The English language has a unique and dominant role to play in the world. There are an estimated 1 billion people in the world that can speak English either as a native language or a second language (Wikipedia).
There are many different aims when teaching English and it might differ when teaching it to native speakers or second language speakers. This blog post is going to focus on the aims of teaching English to second language learners.
It’s good practice for an ESL teacher to write down the aims and objectives of a course or even a class. It’s not so common to think about the aims of teaching English in general. Basically, the ultimate aim is for the student to be able to communicate effectively in English. This aim can be split into lots of smaller objectives.
The main objective of teaching English is split into 2:
- The Language Aspect: includes words, sentences, paragraphs, pronunciation, spelling and grammar.
- The Literature Aspect: includes the expression of ideas, feelings and experiences.
When looking at the Language Aspect, there are 4 main skills that need to be developed; reading, writing, speaking and listening. At the same time as developing these skills, the student needs to use the language correctly, this involves using grammar correctly as well as establishing the appropriate relationship between the different linguistic components.
Some cognitive objectives would be contributing to the student’s personal, intellectual and professional growth.
At this stage we need to consider the individual aims of the students when learning English. A teacher’s aims and objects should reflect those of the student. For example, if a student only wants to learn enough English to carry out the duties of their job, the teacher’s aims should be to provide the student with that knowledge.
When considering the student, we should look at the difference between English as a Second Language and English as a Foreign Language because undoubtedly they will have different aims. English as a second language is taught where the local language isn’t English. For example, a Japanese student studying English in Japan would be an ESL student. However, an EFL student would be learning the target language in a country where that language is commonly used. For example, a Japanese student learning English in London would be an EFL student.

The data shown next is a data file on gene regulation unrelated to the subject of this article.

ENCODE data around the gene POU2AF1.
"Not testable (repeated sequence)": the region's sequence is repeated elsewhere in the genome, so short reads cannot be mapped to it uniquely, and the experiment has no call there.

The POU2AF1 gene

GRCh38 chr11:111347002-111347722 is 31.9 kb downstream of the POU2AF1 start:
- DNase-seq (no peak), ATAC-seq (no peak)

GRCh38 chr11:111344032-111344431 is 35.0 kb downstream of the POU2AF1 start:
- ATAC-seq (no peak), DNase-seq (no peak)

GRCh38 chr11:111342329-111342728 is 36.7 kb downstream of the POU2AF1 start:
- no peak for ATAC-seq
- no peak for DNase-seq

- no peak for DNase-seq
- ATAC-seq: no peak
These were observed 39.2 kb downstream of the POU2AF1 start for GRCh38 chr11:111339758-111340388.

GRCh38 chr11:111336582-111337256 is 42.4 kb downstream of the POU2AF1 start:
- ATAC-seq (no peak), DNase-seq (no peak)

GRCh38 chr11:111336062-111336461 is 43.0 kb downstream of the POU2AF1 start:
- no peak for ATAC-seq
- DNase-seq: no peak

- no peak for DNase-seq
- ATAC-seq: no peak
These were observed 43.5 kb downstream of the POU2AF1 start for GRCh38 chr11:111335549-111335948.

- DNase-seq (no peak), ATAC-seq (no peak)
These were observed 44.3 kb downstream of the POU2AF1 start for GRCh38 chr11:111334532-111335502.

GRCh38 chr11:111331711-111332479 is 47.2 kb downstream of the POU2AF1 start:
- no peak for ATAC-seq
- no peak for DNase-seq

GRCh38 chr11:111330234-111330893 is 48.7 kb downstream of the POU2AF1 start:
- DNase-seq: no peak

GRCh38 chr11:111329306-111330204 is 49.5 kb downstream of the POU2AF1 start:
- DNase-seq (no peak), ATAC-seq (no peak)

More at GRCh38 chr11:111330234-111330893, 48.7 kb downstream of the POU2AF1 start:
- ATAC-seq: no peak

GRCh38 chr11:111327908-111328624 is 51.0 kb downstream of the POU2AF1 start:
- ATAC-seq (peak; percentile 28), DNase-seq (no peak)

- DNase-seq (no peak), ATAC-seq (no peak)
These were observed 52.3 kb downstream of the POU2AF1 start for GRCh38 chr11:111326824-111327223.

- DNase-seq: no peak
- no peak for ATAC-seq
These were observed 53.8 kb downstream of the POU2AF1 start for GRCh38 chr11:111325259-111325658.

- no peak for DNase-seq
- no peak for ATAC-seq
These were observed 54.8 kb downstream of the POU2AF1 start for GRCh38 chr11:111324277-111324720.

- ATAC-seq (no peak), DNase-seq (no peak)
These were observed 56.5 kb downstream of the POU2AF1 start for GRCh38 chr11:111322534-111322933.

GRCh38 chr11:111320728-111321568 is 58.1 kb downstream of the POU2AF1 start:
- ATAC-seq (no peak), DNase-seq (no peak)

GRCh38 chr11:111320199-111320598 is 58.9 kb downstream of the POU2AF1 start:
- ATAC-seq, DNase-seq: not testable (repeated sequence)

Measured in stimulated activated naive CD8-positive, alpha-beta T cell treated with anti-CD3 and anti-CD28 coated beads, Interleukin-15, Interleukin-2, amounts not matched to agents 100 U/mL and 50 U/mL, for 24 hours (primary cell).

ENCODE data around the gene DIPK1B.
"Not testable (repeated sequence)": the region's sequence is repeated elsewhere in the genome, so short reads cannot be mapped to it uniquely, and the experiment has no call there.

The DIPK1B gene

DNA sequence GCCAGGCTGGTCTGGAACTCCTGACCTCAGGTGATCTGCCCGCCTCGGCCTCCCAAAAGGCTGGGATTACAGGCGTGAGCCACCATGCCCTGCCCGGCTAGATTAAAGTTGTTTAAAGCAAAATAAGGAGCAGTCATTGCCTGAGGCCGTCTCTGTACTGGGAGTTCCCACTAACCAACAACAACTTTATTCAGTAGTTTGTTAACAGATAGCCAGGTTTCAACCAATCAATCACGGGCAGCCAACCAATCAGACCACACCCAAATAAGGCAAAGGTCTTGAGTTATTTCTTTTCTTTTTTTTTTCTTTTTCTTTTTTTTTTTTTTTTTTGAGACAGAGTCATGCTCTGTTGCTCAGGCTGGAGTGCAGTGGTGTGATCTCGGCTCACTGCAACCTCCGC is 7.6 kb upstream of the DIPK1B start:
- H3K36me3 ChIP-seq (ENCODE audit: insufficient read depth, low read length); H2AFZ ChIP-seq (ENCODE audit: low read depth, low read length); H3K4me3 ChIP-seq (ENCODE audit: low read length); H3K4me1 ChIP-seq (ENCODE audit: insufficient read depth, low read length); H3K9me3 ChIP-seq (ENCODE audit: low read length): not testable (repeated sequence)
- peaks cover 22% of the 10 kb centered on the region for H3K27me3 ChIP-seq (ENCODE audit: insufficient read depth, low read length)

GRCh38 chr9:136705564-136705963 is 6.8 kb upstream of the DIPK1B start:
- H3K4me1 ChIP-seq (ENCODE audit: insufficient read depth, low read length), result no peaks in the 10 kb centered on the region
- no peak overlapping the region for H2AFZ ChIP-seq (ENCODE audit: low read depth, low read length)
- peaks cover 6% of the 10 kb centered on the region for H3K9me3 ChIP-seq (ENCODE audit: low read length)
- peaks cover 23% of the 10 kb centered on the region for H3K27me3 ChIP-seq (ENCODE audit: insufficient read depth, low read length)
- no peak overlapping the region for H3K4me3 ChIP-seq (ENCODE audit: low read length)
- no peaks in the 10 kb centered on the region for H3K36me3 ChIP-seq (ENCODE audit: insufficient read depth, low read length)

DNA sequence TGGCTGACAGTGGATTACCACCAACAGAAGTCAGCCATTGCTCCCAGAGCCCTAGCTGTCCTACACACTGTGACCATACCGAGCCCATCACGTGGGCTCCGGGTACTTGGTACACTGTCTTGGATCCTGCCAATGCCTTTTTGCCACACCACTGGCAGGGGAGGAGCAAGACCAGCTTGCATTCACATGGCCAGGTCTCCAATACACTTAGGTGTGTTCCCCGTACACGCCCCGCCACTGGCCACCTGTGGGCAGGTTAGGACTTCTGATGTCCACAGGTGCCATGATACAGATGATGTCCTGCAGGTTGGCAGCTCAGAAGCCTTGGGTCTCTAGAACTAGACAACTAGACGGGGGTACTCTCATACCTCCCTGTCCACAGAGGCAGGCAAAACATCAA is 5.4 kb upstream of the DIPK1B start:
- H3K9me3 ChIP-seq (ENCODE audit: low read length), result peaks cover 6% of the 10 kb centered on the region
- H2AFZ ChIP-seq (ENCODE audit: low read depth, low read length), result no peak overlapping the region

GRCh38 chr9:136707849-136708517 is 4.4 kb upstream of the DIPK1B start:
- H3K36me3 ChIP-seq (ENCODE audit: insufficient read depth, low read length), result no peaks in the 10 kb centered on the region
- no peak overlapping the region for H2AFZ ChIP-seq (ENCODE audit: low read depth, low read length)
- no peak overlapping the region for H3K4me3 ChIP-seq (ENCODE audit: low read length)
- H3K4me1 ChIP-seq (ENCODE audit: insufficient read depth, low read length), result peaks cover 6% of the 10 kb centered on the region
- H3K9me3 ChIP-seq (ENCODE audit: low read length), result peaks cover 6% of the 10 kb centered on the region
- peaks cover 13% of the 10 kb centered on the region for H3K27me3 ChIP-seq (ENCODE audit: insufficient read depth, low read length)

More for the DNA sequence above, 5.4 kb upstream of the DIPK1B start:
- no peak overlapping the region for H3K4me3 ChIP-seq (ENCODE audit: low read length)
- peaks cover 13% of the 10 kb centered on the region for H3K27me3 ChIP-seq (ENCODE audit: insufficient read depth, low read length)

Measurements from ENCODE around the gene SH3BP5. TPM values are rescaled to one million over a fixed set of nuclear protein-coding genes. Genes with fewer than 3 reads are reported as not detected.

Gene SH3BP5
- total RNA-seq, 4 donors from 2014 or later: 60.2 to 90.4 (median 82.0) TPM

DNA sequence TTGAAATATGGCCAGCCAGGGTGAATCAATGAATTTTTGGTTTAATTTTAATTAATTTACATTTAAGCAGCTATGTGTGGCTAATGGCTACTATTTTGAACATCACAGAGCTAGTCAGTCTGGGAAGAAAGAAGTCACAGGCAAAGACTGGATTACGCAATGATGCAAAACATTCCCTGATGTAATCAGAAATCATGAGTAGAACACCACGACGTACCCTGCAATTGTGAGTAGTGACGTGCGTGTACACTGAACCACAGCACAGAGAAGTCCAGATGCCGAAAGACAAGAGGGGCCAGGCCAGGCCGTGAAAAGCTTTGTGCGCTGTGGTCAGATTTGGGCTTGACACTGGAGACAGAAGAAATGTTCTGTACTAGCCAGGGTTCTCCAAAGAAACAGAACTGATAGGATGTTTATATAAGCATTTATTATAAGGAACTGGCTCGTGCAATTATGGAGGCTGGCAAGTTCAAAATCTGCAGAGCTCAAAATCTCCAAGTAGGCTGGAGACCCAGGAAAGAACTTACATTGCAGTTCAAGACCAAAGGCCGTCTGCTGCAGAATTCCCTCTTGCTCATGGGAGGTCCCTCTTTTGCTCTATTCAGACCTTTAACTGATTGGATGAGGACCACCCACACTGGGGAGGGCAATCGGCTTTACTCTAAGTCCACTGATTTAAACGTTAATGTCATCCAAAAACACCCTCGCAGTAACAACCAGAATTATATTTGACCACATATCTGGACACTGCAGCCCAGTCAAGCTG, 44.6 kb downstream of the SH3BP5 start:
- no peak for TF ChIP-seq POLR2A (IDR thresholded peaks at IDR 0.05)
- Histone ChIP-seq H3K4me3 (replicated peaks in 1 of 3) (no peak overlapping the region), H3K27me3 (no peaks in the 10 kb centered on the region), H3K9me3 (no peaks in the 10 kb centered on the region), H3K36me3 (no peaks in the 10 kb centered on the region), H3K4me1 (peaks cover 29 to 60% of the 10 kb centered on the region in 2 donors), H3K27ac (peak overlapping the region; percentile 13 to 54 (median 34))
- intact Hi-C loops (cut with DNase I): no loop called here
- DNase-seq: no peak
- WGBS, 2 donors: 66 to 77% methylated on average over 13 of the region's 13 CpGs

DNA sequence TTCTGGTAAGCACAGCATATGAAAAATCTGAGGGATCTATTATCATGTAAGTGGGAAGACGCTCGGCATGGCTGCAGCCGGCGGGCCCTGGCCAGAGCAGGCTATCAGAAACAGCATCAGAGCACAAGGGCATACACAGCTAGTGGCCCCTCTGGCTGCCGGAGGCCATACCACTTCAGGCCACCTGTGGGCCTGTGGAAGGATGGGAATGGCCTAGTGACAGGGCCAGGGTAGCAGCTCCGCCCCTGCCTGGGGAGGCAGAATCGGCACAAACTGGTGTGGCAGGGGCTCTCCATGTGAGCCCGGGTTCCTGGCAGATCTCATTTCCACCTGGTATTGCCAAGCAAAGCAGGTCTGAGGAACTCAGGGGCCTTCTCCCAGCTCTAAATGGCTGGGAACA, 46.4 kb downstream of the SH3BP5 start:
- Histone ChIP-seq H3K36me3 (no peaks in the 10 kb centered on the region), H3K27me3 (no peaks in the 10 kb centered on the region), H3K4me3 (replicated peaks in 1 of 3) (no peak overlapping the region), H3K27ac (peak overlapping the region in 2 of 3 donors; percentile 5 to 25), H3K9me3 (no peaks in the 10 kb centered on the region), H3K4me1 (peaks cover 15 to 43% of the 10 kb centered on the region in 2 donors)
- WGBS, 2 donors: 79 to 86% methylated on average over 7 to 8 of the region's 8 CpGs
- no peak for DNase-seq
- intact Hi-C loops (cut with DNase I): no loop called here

In most cases, the EFL student will need to use the language for everyday life and will have a communicative need where speaking and listening are probably the most important. In the case of an ESL student, they are more likely to use English for academic purposes and will probably not use it in their everyday life.
Therefore, the aims of the teacher must, again, reflect those of the student.
Other than the ultimate aim of teaching English, providing students with the skills necessary to communicate effectively in the language, the teacher must change their aims and objectives so that they are the same as the student’s. For example, if a teacher is teaching hospitality, the aim is to ultimately provide student’s with the skills needed to communicate in a hospitality setting.
Therefore, it’s pretty safe to say the overall aim of teaching English is to provide students with the knowledge that they are seeking. If a student is looking to become proficient in the English language, then the overall aim is to allow them to fully understand how to speak, listen, read and write, whilst at the same time understand the meaning behind the language.
Image “Man, Arrow And Board” by renjith krishnan courtesy of freedigitalphotos.net